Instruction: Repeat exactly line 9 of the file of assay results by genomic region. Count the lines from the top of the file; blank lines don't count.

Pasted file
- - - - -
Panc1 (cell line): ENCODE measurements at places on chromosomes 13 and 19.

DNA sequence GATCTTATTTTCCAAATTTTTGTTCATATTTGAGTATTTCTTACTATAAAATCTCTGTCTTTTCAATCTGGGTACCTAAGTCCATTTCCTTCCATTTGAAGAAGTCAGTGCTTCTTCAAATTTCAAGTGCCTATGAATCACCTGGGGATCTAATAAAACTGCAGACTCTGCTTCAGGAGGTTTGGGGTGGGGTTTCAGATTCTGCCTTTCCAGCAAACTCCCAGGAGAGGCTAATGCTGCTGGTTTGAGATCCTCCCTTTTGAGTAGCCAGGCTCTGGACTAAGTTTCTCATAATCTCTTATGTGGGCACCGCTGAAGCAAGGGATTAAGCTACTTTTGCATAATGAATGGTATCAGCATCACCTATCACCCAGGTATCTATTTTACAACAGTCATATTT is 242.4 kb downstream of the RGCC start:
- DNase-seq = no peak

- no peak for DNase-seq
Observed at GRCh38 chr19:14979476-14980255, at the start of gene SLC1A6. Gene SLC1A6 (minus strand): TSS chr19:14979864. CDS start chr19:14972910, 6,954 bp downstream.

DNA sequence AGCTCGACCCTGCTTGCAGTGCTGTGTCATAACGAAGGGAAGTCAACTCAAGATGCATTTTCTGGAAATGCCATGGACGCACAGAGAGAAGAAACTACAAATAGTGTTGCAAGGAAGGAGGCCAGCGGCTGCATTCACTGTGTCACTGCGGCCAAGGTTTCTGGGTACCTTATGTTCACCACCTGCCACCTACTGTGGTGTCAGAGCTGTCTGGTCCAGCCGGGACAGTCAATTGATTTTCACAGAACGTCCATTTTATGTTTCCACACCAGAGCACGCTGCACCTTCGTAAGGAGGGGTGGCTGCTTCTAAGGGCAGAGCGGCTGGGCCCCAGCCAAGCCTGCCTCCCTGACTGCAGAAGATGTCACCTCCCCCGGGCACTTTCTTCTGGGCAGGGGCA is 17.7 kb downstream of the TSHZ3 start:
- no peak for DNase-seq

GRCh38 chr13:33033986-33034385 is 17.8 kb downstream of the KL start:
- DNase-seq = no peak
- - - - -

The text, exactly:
- DNase-seq = no peak